Old and unusual screw sizes

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  • joecb

    US Member - 2 Years
    Replies: 609
    Topics: 73
    #247056

    Hello all. Following up on a discussion about old/ obsolete American Standard Screw sizes… I found my reference chart for sizes from #2 to #30 . This from an old fastener manufacturing company. When measuring the diameter of the thread, remember that the thread will be a few thousands smaller that the nominal body size.

    Hope it will be useful and prevent problems from “almost alike” fasteners.

    Joe B

    American_Screw_Co_standard

    • This topic was modified 10 months, 3 weeks ago by joecb.
    • This topic was modified 10 months, 3 weeks ago by Mumbles.

    Mumbles

    Canada Member - 2 Years
    Replies: 5514
    Topics: 293
    #247060

    That’s a handy chart and thanks for posting it!

    And there are the #14 screws Johnson used on their rope sheaves which commonly get mistaken for being 1/4″.

    What is the length the last column would be referring to?


    joecb

    US Member - 2 Years
    Replies: 609
    Topics: 73
    #247061

    The lengths in the last column, are the standard range of lengths that this company , The American Screw Company produced.

    Joe B

    1 user thanked author for this post.

    The Boat House


    Replies: 3905
    Topics: 99
    #247095



    Early Johnson had an odd shear pin Dia. as
    well. I haven’t had any luck finding brass rod
    that size.
    Tubs


    pm-t2

    Canada Member - 2 Years
    Replies: 500
    Topics: 35
    #247164

    The screws used in the earlier Johnson rope sheaves are 10-30 screws. My South Bend lathe has no setting for cutting 30 threads per inch. My Cardiff does, but I don’t have the necessary headstock gear for it. I bought a 10-30 die from a place in Michigan for 11 dollars US. I use it to make new rope plate screws, and also made screws that work with my puller kit so I don’t have to hammer on the flywheel nut to get the flywheel off.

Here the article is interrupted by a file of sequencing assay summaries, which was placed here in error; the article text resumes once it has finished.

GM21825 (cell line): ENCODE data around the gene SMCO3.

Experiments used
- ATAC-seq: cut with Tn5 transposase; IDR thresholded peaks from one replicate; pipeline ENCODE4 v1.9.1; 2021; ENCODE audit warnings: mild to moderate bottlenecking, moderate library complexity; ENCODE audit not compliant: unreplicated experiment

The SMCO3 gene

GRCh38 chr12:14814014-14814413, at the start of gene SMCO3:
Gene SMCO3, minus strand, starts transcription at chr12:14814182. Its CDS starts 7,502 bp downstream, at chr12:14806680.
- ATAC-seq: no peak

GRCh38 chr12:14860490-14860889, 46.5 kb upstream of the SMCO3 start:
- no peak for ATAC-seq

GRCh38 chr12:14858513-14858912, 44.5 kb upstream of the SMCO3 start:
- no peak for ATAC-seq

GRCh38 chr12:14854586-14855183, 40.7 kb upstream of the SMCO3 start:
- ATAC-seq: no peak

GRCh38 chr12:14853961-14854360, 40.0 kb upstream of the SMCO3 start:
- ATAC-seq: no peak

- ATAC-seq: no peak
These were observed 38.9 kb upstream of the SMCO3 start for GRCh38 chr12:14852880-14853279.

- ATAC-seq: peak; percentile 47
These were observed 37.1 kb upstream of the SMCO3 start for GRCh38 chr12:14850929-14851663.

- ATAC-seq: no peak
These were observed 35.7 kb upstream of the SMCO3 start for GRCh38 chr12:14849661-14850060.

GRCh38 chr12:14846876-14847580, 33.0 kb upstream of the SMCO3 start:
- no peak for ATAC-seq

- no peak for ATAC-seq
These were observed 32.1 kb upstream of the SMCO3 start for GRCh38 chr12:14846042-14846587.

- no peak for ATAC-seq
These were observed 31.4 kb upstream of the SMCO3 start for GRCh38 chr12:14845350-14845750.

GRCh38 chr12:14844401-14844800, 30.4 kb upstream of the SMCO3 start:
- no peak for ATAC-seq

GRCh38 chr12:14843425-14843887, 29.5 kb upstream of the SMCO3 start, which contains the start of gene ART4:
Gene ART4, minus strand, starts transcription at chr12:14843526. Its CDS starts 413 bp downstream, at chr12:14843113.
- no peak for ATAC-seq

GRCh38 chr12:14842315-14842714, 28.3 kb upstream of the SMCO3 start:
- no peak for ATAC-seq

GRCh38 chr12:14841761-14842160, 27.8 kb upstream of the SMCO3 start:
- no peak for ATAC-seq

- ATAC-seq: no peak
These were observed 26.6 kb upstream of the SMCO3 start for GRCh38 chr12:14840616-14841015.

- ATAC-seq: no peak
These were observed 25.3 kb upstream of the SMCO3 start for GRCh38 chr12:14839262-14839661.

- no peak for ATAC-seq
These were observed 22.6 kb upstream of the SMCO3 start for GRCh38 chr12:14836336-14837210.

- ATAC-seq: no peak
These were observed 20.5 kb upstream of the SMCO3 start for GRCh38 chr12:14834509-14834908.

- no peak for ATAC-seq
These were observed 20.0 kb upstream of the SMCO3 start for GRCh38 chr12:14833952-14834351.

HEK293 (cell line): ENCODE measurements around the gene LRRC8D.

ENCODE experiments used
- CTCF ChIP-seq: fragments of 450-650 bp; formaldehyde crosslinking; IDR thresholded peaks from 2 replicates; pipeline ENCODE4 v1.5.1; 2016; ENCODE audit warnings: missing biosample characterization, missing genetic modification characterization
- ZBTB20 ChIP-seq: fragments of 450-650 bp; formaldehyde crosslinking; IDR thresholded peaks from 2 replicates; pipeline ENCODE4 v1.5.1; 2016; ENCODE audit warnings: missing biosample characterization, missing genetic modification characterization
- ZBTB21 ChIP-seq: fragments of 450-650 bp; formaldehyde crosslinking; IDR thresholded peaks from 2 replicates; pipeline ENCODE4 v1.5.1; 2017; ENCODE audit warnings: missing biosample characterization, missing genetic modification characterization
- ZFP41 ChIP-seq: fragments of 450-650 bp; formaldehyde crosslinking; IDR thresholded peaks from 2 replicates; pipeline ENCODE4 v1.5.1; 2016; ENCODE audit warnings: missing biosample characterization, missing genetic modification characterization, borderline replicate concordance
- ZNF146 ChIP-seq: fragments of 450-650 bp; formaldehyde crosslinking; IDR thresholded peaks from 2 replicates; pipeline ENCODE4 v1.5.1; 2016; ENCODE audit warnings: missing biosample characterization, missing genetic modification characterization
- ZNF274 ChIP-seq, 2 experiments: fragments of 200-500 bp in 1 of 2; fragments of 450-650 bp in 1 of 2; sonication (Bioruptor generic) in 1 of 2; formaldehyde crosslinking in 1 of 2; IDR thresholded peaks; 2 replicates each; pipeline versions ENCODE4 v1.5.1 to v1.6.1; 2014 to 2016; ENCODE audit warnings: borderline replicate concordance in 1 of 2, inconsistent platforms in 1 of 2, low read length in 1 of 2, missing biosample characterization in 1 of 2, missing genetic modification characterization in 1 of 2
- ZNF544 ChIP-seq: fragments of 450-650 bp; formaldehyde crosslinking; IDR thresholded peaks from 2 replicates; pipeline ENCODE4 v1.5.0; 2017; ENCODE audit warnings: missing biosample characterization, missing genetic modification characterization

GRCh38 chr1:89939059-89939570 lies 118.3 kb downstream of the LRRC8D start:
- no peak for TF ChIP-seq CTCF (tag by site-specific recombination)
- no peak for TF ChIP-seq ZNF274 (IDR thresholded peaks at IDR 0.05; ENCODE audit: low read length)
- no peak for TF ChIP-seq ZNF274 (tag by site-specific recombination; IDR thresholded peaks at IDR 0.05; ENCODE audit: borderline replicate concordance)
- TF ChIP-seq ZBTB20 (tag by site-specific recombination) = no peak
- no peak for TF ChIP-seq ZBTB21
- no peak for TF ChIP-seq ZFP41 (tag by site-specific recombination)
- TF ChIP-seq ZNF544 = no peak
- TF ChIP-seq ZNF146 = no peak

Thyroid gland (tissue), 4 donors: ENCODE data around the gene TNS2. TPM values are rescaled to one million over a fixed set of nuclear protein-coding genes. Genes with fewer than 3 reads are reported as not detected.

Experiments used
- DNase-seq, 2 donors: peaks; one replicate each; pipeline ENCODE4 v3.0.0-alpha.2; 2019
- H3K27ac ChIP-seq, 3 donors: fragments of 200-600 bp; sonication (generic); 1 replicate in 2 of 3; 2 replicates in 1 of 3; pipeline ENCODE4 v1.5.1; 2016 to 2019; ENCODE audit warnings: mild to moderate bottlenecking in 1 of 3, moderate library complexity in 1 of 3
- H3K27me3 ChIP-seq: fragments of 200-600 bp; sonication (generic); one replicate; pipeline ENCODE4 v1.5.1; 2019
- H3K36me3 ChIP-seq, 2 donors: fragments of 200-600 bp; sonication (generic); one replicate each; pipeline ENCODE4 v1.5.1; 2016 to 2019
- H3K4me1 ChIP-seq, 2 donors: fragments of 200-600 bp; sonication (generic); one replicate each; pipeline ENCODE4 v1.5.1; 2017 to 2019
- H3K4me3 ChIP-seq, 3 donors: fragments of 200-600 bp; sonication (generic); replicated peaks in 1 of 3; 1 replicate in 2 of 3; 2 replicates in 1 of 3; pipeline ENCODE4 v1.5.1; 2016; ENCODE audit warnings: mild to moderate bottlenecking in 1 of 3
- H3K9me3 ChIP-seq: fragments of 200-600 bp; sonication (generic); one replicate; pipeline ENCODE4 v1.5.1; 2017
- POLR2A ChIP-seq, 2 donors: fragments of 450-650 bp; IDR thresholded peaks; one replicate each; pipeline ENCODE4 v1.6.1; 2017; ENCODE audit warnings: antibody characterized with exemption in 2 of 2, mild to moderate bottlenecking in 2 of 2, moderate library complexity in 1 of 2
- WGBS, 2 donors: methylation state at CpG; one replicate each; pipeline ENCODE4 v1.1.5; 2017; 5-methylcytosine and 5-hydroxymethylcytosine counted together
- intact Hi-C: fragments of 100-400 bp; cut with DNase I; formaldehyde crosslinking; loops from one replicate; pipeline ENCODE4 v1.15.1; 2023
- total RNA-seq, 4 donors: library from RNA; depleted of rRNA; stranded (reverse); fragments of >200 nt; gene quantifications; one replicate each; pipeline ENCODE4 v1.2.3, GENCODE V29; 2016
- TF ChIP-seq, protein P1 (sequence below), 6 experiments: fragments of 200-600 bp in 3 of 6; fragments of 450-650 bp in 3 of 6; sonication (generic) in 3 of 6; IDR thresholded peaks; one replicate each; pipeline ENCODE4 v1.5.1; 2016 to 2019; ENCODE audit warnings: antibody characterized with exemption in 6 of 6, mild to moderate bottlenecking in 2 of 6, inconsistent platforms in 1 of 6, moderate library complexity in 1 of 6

But here’s one for you. Check out the slotted hex-head bolts that are used to fasten the cylinder castings to the crankcase. They are 20 TPI but the major diameter measures at about 0.260″, whereas most 1/4″ fasteners measure a few thou under 0.250″. Using a regular 1/4-20 fastener is not recommended for that particular application.

    Hope it helps, but it’s somebody else’s fault if it doesn’t

    Best,
    PM T2


    joecb

    US Member - 2 Years
    Replies: 609
    Topics: 73
    #247236

    Dear Prime Minister … 0.260 (that be 6.604 mm for some of you guys) is likely the #16 -20 from the chart, body diameter of 0.268

    Joe B


    The Boat House


    Replies: 3905
    Topics: 99
    #247245



    This is the little bugger. Luckily they don’t
    get the attention that the flywheel screws do
    so they are, normally, still in good condition.
    Tubs


    Buccaneer

    US Member - 1 Year
    Replies: 5905
    Topics: 906
    #247486

    I ran across an odd size thread today, on the 1925 Elto Lightwin, model C,
    on the water outlet tube that goes thru the exhaust manifold.
    I had no tap or die for this one.

    The thread OD measured .388, and it has 27 TPI.
    I didn’t even know my thread gauge has 27 tpi, let
    alone hear of that thread.

    DSCN1817

    Prepare to be boarded!


    joecb

    US Member - 2 Years
    Replies: 609
    Topics: 73
    #247497

    One encounters 27 tpi on some pipe fittings, with out going down to the shop to measure, I’ll bet that that is a 1/8 NPS ( National Pipe Straight) as opposed to the common 1/8 NPT ( Tapered) , both are 27 TPI. I think that if you go to a lamp supply store , you will discover that the common threaded tube in most light fixtures is 1/8 (27 tpi) NPS

    AND yet another caution… careful that there is a British 1/8 pipe that is 28 TPI

    All this is great fun , and we haven’t even gotten into the metric and Whitworth stuff yet.

    Joe B


    Buccaneer

    US Member - 1 Year
    Replies: 5905
    Topics: 906
    #247500

    Joe, I should have thought about the pipe thread possibility!
    The specs I found are pretty close to what I have…….

    Nominal Pipe Size (inch) – 1/8″ NPT
    No. Of Threads Per Inch – 27
    Outside Dia. (inch) – 0.405

    Prepare to be boarded!


    amuller

    US Member - 1 Year
    Replies: 1041
    Topics: 161
    #247501

    Thank you! I’ve never had a numbered machine screw chart that went as high as 30. My copy of Machinery’s Handbook (1976) does not go above #12.

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